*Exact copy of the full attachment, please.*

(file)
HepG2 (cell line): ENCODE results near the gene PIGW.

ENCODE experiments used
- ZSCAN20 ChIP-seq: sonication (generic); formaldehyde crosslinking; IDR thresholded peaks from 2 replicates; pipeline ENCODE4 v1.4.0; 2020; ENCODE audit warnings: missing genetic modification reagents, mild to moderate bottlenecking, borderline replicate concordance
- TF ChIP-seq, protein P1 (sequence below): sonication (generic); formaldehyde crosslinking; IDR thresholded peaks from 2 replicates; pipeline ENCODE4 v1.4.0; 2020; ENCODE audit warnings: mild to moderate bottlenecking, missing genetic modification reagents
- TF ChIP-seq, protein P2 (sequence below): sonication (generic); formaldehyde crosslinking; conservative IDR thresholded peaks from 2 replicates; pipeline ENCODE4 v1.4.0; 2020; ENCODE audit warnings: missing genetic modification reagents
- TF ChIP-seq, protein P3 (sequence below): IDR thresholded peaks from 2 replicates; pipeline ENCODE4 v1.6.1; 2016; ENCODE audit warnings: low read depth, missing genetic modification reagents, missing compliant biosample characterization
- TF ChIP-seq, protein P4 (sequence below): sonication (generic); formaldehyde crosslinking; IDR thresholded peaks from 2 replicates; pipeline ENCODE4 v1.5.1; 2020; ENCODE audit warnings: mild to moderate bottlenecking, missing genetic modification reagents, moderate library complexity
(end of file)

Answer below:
HepG2 (cell line): ENCODE results near the gene PIGW.

ENCODE experiments used
- ZSCAN20 ChIP-seq: sonication (generic); formaldehyde crosslinking; IDR thresholded peaks from 2 replicates; pipeline ENCODE4 v1.4.0; 2020; ENCODE audit warnings: missing genetic modification reagents, mild to moderate bottlenecking, borderline replicate concordance
- TF ChIP-seq, protein P1 (sequence below): sonication (generic); formaldehyde crosslinking; IDR thresholded peaks from 2 replicates; pipeline ENCODE4 v1.4.0; 2020; ENCODE audit warnings: mild to moderate bottlenecking, missing genetic modification reagents
- TF ChIP-seq, protein P2 (sequence below): sonication (generic); formaldehyde crosslinking; conservative IDR thresholded peaks from 2 replicates; pipeline ENCODE4 v1.4.0; 2020; ENCODE audit warnings: missing genetic modification reagents
- TF ChIP-seq, protein P3 (sequence below): IDR thresholded peaks from 2 replicates; pipeline ENCODE4 v1.6.1; 2016; ENCODE audit warnings: low read depth, missing genetic modification reagents, missing compliant biosample characterization
- TF ChIP-seq, protein P4 (sequence below): sonication (generic); formaldehyde crosslinking; IDR thresholded peaks from 2 replicates; pipeline ENCODE4 v1.5.1; 2020; ENCODE audit warnings: mild to moderate bottlenecking, missing genetic modification reagents, moderate library complexity